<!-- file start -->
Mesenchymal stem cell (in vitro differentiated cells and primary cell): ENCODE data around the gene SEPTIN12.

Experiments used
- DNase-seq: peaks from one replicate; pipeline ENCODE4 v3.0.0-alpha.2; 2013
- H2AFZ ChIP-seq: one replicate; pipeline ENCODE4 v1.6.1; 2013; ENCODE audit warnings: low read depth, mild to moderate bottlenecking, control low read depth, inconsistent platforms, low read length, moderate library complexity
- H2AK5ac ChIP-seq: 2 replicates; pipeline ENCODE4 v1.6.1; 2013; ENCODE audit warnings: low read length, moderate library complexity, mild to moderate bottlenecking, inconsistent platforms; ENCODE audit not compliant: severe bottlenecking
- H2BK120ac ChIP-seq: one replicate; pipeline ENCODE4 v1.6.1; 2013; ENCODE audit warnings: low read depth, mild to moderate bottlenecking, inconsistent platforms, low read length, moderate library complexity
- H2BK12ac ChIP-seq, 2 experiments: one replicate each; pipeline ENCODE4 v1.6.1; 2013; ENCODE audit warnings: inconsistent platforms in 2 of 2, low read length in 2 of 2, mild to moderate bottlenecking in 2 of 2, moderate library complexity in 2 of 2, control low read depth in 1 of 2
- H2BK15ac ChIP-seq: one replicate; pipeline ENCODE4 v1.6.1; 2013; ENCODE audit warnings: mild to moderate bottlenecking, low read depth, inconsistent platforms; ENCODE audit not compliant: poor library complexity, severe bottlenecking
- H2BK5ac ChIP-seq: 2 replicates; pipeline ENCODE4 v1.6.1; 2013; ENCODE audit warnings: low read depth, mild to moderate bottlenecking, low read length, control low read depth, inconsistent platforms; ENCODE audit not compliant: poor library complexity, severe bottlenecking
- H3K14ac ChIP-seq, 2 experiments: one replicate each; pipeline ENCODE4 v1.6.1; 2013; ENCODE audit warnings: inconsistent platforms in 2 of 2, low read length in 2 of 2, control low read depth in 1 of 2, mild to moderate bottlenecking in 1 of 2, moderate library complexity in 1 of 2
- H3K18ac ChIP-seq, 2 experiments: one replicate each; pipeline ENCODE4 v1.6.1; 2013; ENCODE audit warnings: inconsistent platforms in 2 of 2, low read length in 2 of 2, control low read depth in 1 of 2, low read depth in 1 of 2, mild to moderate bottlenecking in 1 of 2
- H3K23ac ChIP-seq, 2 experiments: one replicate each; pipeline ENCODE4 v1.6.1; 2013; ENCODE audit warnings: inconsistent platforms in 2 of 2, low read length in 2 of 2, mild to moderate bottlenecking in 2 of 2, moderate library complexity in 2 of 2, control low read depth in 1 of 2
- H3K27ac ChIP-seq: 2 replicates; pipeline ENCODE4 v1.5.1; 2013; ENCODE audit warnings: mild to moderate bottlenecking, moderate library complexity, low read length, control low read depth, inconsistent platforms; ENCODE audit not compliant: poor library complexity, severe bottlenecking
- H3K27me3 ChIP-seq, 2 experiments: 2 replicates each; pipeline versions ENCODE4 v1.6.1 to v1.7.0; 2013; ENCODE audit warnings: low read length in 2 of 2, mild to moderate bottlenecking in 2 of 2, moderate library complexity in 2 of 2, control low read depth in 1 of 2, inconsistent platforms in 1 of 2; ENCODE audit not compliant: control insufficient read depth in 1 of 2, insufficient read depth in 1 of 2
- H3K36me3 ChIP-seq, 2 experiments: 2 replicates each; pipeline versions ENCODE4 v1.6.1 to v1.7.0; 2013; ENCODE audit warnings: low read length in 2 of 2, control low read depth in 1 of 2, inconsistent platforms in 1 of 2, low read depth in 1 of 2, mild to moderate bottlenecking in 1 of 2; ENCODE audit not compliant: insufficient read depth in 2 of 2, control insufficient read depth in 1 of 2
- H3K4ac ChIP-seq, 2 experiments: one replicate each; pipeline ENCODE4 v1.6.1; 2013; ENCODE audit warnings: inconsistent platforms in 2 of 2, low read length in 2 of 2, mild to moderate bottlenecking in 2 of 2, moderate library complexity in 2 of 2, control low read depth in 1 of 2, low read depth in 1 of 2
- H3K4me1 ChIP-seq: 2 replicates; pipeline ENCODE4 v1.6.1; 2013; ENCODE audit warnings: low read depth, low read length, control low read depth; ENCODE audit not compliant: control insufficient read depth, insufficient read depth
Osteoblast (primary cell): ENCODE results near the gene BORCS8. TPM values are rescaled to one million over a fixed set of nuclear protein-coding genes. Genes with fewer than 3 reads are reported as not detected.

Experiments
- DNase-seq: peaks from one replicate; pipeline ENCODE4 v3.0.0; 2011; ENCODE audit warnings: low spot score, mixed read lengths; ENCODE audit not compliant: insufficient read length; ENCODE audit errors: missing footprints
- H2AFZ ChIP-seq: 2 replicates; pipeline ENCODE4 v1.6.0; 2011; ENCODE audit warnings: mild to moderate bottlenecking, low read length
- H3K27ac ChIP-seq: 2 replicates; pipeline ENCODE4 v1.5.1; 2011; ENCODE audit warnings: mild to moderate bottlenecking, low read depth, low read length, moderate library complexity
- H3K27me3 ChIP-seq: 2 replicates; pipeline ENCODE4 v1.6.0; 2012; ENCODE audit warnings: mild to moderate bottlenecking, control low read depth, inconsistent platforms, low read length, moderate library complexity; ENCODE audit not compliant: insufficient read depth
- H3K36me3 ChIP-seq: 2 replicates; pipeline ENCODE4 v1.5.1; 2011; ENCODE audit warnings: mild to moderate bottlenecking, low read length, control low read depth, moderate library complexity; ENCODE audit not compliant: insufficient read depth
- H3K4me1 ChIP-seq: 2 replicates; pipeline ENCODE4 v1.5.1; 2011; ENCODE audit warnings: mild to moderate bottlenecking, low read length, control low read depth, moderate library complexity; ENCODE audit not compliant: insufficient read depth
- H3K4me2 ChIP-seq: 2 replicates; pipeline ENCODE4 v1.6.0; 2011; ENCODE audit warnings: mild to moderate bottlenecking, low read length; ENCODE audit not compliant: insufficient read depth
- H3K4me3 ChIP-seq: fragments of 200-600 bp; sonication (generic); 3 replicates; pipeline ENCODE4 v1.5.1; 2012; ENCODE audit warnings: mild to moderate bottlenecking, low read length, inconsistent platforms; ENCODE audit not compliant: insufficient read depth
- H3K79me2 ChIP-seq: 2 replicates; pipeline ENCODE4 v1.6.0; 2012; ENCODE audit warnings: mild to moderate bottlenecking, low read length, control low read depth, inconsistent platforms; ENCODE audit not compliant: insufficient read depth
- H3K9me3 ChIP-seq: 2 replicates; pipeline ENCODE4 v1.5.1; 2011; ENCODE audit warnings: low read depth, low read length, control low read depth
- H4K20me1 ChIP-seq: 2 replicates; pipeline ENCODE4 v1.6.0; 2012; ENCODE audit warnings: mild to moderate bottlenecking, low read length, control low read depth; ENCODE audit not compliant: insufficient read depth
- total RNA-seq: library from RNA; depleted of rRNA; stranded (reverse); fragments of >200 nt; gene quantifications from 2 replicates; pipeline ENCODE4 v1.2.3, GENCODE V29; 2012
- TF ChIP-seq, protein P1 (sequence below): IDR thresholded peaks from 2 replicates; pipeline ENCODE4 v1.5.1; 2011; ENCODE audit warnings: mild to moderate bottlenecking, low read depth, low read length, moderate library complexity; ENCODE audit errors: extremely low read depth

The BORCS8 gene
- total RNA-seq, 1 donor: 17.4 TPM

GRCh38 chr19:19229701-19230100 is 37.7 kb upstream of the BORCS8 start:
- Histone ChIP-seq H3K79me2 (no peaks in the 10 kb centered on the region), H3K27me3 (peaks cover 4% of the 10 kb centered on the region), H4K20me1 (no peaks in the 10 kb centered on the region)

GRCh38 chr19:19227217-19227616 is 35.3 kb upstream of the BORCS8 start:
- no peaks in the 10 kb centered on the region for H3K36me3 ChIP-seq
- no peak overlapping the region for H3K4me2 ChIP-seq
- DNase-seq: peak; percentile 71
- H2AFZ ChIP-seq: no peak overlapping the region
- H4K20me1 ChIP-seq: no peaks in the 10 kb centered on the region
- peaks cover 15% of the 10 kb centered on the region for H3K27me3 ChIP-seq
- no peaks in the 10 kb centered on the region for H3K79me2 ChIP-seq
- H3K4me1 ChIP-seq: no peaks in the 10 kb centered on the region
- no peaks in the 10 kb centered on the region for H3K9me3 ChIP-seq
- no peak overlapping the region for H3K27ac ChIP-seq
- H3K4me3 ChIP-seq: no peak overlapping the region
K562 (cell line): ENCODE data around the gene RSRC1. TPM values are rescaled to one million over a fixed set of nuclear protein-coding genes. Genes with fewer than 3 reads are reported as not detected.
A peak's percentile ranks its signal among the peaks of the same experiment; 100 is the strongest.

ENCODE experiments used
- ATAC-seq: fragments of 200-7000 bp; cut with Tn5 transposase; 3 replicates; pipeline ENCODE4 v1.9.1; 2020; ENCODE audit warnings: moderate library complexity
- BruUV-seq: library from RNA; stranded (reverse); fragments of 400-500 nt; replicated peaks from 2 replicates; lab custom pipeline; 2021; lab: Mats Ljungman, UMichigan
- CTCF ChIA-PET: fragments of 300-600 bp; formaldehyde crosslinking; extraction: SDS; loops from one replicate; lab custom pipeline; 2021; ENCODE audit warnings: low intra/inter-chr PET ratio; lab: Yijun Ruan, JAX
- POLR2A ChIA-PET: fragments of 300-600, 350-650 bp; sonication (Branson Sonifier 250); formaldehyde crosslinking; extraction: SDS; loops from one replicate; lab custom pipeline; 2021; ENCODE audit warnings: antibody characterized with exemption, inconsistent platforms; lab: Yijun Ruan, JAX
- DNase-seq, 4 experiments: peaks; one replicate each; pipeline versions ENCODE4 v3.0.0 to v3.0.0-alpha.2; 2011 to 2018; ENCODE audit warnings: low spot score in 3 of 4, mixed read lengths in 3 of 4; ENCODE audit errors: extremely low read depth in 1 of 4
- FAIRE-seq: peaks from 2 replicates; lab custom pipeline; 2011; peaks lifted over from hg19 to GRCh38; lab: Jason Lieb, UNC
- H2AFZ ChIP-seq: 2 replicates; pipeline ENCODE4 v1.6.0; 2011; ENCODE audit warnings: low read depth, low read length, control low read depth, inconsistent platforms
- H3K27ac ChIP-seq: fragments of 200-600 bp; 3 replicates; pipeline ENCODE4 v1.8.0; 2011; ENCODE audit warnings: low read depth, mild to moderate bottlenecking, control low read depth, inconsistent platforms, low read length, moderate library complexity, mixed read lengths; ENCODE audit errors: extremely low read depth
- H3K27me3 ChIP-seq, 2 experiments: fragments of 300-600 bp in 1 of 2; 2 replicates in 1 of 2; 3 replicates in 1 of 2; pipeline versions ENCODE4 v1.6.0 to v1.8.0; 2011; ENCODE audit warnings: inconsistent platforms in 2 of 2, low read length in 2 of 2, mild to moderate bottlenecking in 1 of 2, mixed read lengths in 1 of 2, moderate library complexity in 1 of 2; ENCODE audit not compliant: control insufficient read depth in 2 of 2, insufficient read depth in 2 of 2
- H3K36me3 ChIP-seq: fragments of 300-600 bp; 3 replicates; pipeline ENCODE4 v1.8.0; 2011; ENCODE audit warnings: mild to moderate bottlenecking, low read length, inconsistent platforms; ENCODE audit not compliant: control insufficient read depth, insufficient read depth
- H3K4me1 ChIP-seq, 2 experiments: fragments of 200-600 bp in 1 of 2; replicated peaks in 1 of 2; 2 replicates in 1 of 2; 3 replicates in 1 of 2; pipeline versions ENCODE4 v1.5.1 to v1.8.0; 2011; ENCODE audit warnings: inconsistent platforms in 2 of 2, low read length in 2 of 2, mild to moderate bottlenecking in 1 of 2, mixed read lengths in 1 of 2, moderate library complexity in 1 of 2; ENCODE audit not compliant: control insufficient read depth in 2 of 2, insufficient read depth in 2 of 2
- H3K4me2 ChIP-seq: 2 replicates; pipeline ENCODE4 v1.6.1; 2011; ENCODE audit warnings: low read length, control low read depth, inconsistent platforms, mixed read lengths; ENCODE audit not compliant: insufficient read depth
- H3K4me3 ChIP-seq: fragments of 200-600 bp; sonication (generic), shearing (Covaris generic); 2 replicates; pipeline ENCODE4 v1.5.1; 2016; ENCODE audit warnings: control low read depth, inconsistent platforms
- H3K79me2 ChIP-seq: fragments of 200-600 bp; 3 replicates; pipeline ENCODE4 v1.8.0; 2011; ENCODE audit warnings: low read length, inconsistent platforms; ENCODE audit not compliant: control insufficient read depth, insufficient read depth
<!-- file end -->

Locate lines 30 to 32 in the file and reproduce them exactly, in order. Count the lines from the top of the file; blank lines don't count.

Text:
- H4K20me1 ChIP-seq: 2 replicates; pipeline ENCODE4 v1.6.0; 2012; ENCODE audit warnings: mild to moderate bottlenecking, low read length, control low read depth; ENCODE audit not compliant: insufficient read depth
- total RNA-seq: library from RNA; depleted of rRNA; stranded (reverse); fragments of >200 nt; gene quantifications from 2 replicates; pipeline ENCODE4 v1.2.3, GENCODE V29; 2012
- TF ChIP-seq, protein P1 (sequence below): IDR thresholded peaks from 2 replicates; pipeline ENCODE4 v1.5.1; 2011; ENCODE audit warnings: mild to moderate bottlenecking, low read depth, low read length, moderate library complexity; ENCODE audit errors: extremely low read depth